Can Parents Use Storytelling as a Superpower? I was recently putting my daughters to bed with our ritual bedtime story. The written selection of the evening was Dr. Seuss’s You Are Kind, featuring the gentle and benevolent Horton the Elephant. My daughters are twins who just turned two years old, and regularly reading them stories has allowed me to see their curiosity and memory progress literally overnight.
There are countless studies supporting the importance of reading to our children to promote literacy and language, but what struck me as I read Dr. Seuss’s words of affirmation – “you are an amazing friend”, “you stand up for what’s right”, “you protect those who need it, no matter how small” – was the idea that storytelling in all forms can shape our children’s entire worldview. Beyond the colorful pages of our favorite children’s books, we are illustrating countless stories for our children every day – stories of our family, our neighbors, strangers, and friends. What are the affirmations in these stories?
What I realize more every day as a parent is that I am the most important storyteller in my children’s lives. I can read them the positive, uplifting, inclusive words of Dr. Seuss, The Giving Tree (Shel Silverstein), Grace Byers (I Am Enough), and Maribeth Boelts (Those Shoes), but if the real-life stories I am illustrating and reinforcing do not match up with the ideals from their storybooks, my daughters will quickly be the products of my influence, not of Horton the Friendly Elephant’s.
What recently brought this realization to life for me was a simple family activity. Several times a week, weather permitting, my husband, my daughters, my dog, and I take a walk through our neighborhood in our New Jersey suburb. Before we are within earshot of neighbors and pedestrians, my daughters are shouting “hi!” and “hi doggy!” and “hey guys!” They address everyone as though they’re the most exciting person (or doggy) they’ve ever seen. When my husband and I first witnessed this, we laughed about it later and remarked at how social they seem to be. When I stopped to wonder what had shaped that behavior, I realized they had been watching their mom and dad say hi, stop to chat, wave, and smile at our neighbors since they were born. Without thinking about it, we have illustrated a story of connection and openness, albeit imperfectly, within our neighborhood such that our daughters have now inserted themselves into the story as active participants. Every element of their upbringing will continue to shape their behavior in this way.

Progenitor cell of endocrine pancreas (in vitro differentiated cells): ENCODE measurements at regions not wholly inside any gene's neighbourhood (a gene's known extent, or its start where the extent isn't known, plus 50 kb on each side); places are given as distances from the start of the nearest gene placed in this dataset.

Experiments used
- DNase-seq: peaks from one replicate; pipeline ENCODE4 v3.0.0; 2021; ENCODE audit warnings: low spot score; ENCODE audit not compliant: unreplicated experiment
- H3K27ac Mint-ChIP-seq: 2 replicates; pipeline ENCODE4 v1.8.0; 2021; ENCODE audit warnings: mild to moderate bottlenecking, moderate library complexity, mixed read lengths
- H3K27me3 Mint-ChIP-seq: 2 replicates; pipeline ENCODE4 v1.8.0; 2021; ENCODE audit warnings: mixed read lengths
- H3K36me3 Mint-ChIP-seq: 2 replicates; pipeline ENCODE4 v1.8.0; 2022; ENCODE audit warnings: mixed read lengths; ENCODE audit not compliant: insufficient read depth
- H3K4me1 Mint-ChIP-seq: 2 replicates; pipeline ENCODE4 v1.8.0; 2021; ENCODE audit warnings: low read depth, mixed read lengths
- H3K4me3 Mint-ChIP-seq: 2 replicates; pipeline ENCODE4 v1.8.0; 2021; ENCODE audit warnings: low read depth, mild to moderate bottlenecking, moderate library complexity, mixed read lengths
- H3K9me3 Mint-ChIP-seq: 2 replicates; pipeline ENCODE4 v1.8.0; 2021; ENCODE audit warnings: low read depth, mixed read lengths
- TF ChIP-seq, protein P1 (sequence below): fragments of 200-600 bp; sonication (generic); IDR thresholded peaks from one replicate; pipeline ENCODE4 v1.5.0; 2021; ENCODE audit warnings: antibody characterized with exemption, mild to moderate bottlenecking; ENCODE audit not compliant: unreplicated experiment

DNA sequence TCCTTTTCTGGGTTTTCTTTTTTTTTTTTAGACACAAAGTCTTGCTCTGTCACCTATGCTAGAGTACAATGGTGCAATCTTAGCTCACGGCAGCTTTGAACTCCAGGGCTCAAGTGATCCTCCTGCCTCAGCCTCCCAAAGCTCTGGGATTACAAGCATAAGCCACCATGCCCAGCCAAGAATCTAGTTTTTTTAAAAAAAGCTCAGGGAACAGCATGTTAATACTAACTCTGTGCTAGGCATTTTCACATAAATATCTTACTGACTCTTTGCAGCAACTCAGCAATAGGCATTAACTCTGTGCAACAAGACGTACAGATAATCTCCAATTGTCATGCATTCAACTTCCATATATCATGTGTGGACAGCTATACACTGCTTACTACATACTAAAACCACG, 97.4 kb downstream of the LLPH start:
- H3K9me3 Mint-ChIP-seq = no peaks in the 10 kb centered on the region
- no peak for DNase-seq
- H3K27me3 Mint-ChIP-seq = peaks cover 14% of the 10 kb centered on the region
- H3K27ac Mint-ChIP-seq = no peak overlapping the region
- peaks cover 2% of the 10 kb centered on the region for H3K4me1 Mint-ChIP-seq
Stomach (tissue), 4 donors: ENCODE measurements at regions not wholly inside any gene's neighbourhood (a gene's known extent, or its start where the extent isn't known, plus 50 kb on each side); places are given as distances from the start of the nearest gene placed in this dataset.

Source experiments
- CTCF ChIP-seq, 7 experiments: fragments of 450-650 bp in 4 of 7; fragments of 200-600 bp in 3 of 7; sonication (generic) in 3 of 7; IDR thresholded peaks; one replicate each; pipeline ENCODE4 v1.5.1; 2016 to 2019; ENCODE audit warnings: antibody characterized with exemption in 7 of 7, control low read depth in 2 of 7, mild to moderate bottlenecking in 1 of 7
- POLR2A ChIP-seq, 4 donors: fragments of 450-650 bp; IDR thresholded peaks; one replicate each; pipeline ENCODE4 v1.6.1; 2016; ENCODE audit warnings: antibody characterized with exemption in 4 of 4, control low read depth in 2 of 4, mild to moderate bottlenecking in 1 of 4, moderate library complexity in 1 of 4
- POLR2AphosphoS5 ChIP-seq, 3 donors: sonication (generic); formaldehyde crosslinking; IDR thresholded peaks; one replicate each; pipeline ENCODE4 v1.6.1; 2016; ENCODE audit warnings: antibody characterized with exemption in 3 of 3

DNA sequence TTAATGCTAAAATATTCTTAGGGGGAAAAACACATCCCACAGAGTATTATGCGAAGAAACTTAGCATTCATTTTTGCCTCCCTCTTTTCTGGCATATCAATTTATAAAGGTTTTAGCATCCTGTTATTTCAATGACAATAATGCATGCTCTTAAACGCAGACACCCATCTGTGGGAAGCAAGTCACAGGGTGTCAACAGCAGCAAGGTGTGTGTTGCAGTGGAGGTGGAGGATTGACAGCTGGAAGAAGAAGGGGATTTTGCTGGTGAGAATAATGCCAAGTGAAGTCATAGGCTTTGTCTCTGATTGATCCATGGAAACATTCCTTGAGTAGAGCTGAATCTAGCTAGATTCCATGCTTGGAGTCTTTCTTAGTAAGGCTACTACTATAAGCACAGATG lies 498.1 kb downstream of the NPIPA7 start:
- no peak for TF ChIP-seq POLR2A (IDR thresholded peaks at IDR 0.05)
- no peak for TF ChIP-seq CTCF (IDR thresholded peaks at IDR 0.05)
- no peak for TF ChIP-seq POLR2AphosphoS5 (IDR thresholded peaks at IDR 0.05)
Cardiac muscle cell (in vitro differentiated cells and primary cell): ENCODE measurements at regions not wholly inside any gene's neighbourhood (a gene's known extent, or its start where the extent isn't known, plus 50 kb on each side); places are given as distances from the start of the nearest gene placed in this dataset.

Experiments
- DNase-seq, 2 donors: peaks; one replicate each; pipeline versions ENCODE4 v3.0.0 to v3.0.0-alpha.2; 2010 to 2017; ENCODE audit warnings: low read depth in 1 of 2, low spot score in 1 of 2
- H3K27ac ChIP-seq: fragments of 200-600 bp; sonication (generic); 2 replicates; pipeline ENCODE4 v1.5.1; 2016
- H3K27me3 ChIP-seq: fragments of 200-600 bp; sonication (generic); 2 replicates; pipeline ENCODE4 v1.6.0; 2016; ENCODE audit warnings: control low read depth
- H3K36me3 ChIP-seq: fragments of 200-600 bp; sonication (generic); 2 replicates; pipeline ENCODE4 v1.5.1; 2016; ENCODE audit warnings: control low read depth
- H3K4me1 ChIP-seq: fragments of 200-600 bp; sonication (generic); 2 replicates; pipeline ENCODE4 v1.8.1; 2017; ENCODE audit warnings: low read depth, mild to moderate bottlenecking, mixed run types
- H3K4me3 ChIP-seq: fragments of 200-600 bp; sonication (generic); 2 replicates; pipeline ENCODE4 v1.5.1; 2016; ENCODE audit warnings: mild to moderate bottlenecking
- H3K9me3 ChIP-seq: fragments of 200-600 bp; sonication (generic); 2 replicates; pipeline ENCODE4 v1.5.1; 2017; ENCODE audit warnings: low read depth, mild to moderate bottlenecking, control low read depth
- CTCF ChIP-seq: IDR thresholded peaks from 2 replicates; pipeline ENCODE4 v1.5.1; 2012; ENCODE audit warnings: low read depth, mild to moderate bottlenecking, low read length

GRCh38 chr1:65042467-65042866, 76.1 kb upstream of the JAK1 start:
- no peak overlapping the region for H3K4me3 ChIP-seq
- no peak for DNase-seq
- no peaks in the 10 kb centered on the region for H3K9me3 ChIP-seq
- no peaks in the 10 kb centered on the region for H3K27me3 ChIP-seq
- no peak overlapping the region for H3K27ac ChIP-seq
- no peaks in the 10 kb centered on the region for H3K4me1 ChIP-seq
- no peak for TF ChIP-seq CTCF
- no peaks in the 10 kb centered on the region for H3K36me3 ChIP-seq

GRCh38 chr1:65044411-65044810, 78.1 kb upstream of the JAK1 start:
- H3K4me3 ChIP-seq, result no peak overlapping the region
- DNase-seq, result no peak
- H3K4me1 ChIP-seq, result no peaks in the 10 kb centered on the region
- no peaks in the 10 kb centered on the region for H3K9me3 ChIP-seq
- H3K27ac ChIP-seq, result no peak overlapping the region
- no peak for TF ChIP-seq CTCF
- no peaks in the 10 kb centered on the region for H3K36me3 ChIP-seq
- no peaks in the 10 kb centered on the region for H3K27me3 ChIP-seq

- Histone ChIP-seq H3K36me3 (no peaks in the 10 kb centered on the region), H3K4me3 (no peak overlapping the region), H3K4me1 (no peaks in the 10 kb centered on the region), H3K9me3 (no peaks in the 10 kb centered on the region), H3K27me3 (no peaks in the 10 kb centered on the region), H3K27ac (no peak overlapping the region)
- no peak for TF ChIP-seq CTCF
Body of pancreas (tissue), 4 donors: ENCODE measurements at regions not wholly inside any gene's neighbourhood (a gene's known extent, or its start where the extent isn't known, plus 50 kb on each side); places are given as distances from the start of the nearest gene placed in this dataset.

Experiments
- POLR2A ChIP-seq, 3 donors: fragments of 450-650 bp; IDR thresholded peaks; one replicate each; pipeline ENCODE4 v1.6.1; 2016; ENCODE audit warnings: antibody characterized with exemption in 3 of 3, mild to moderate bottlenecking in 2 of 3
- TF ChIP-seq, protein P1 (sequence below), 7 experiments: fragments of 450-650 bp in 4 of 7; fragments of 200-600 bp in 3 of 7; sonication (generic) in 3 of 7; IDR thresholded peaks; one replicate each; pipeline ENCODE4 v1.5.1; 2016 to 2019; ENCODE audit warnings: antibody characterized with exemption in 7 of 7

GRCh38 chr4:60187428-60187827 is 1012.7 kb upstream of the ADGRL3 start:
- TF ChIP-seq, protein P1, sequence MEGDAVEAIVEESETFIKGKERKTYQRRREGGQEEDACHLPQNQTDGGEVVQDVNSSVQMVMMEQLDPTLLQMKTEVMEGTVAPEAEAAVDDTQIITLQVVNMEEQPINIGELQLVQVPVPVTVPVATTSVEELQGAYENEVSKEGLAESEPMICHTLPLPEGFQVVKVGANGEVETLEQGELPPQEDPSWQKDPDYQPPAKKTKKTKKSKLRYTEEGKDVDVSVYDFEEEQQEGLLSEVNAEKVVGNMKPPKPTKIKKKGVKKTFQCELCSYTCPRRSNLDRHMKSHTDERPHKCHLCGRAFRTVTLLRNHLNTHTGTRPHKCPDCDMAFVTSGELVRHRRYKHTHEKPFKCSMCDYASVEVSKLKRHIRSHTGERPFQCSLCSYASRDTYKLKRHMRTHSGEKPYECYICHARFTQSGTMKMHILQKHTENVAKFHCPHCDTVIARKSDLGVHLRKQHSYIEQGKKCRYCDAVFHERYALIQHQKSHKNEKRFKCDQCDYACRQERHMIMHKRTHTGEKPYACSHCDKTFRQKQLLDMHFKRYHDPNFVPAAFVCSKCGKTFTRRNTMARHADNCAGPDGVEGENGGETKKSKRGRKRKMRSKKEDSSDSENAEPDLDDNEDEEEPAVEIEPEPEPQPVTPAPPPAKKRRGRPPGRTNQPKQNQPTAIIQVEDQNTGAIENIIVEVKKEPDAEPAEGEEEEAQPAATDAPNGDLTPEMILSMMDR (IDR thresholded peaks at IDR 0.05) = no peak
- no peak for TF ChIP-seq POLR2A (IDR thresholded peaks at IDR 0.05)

When I consider the benefits of moving to a bigger house with a bigger yard on a quieter street, I have to consider what new narrative I’ll be inserting my children into through that choice and change. In evaluating what preschool to choose for them, I have to consider who will be teaching them from both a peer and instructor perspective. Will they be surrounded by children and teachers who look just like them? Or will they be in an environment where they are exposed to and celebrating differences in others? Will my choices for them to align with and empower the stories I read to them every night? Or will the words from these books fade to white noise – an ignorable hum in the background – while my choices based on comfort (“this school is such a short drive from home!”), habit (“Let’s hang out with those neighbors, they seem similar to us”), or selfishness (“I hope the girls don’t say hi to the mail carrier right now, I’m not in the mood”) ultimately reveal to my children the story that I believe in?
While I am all too aware of the ugly realities that our children will one day realize and experience, inevitably tainting their once bright-eyed innocence, research tells us that their ability to process and manage those realities will be based on the foundation laid by their caregiver(s). It is not enough to simply tell our children to be kind, brave, and curious; we must consciously and consistently labor to model the way for them.
We are living in a time when the stories of others have never been more accessible- stories that have the power to shape and influence all of us, but particularly our impressionable young children. Let us be storytellers who invite our children into a narrative so compelling, so engaging, and so hopeful that they become grownups who are amazing friends, who stand up for what’s right, and who protect those who need it, no matter how small.
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Libby is an organizational development consultant focused on organizational culture, group facilitation, executive coaching, and leadership development. With a cross-disciplinary background rooted in psychology, team development, client engagement, organizational behavior, and social justice, Libby continues to pursue opportunities that challenge a status quo worldview in order to implement meaningful change in her life and the lives of others. Her passion for designing equitable, creative, and empowering organizations inspires her in all of the roles in her life, including her role as a wife and mother. Libby resides in Morristown, New Jersey with her husband, Tim, twin daughters, Willow and Everleigh, and their rescue dog, Dobby.